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I am trying to perform a simple check to see if a string contains a "%" but whenever I execute my code it will evaluate the if statement as false no matter what is in the string. My code looks like this:

if ($end_time =~ m{%%}) {
    ($percentage) = $end_time =~ m/=([^%%]*)%%/g;
    $percentage = sprintf("%s%%", $percentage);
    $end_time = "";
}
elsif ($duration =~ m/(overdue)/) {
    $percentage = "$end_time $duration";
    $end_time = "";
}
else {
    $percentage = "100%";
}

and the expected values of $end_time, substitute whatever numeric values you like.

"5%" or "==30%" or "+3m:26s overdue" or "13:48:40"

So if $end_time contains "overdue" or a "%" percentage will be 100% and $end_time will be whatever was in there before the check. And I do understand why I'm getting the results I'm getting, just not the reason my if statements are always evaluating as false.

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up vote 5 down vote accepted

String literals and regex literals escape with \, not by doubling, and % does not need to be escaped in either.

if ($end_time =~ m{%}) {
    ($percentage) = $end_time =~ m/=([^%]*)%/g;
    $percentage = sprintf("%s%%", $percentage);
    $end_time = "";

sprintf takes a string with doubled % to indicate %, but that's not related to building strings and regex patterns.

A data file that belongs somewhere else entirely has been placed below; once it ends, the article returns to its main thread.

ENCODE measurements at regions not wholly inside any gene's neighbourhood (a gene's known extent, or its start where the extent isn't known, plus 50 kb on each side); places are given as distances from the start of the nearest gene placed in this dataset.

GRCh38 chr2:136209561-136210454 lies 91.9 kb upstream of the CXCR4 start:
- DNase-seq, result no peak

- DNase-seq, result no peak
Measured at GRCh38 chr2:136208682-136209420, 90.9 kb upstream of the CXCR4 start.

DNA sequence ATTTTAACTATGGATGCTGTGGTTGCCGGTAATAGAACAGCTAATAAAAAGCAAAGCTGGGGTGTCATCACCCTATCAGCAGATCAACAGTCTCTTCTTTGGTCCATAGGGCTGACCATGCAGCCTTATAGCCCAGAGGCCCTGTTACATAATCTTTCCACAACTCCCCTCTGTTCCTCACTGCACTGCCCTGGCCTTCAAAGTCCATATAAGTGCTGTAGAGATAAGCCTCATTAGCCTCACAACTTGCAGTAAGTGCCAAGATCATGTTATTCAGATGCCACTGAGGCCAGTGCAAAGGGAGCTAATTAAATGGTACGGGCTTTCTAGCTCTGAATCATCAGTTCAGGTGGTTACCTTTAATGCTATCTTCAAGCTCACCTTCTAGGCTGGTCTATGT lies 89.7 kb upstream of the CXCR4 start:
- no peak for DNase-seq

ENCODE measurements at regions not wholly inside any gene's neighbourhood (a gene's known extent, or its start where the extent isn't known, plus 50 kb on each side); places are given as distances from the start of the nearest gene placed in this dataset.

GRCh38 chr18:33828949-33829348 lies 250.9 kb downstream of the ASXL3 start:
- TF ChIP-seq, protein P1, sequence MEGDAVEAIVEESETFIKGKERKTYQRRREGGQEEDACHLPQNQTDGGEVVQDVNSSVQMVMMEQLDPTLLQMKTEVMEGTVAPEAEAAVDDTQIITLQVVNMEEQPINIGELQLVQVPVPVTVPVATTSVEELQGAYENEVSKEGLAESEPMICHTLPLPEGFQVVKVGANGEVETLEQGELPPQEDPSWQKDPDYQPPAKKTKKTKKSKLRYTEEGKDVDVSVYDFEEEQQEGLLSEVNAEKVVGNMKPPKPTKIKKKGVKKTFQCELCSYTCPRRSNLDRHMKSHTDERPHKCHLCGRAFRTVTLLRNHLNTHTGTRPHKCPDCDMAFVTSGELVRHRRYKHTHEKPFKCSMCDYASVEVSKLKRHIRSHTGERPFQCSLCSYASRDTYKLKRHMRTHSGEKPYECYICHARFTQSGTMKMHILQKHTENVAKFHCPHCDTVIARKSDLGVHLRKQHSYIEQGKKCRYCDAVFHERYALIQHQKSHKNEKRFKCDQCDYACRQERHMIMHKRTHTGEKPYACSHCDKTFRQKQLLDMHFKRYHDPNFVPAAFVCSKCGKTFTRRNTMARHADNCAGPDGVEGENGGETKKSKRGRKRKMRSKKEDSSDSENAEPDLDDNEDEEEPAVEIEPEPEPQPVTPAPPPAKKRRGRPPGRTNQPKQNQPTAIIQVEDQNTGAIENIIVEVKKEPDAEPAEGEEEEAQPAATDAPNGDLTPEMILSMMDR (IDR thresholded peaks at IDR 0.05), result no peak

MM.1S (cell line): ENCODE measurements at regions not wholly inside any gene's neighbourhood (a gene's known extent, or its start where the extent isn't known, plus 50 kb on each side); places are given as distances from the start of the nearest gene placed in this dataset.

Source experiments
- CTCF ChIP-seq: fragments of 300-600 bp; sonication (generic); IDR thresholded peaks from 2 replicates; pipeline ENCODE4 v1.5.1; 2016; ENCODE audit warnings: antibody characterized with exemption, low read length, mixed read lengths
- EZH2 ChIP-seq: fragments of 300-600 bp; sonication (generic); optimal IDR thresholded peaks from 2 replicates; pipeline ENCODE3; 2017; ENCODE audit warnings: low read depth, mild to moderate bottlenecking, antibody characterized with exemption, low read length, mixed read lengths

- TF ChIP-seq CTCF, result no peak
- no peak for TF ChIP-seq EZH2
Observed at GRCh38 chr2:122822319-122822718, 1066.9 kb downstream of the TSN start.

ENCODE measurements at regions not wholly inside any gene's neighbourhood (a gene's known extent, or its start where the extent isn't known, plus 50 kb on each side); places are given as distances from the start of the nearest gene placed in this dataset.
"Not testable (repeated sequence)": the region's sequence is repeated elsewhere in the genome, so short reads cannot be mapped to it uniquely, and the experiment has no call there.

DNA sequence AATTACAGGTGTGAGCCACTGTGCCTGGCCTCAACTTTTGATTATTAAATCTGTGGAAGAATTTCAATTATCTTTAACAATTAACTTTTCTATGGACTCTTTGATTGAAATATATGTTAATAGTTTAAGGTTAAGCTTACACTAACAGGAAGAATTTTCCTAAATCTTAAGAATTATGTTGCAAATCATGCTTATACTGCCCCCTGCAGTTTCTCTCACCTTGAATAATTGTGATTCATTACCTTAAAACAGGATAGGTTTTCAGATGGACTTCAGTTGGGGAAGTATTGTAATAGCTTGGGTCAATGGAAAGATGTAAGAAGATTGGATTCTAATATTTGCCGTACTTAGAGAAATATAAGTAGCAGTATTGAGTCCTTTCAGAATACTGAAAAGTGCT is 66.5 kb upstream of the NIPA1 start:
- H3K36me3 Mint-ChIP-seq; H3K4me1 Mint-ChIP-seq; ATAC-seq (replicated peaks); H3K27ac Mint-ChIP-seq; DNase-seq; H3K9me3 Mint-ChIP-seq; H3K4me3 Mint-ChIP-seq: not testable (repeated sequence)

share|improve this answer
    
thanks for the calirfication everything works the way I was wanting it to with those minor adjustments. – Brandon Apr 25 '11 at 5:52
    
If you can recommend index( $end_time, '%' ) > -1, there's a +1 in it. – Axeman Apr 25 '11 at 13:33
    
@Axeman, Why? /%/ is much clearer. They both use the same algorithm to locate the string, so the only performance difference is the startup time of the regex engine, and that enters the realm of micro-optimisations. And it's already been suggested by someone else. – ikegami Apr 25 '11 at 14:28
    
@ikegami: I hardly think ~40% is a micro-optimization--especially since "search this string for exact character x" is exactly what index does. Here is a benchmark of 10M trials: regex 7189073/s -- -30% index 10330579/s 44% -- – Axeman Apr 25 '11 at 15:32
    
@Axeman, Your own numbers contradict you. You said I'd only save 42 microseconds. (What an awful benchmark, btw! How can you only get one pair of numbers when benchmarking looking for something?) – ikegami Apr 25 '11 at 15:34

You can also check if "%" is inside your string using string functions such as index()

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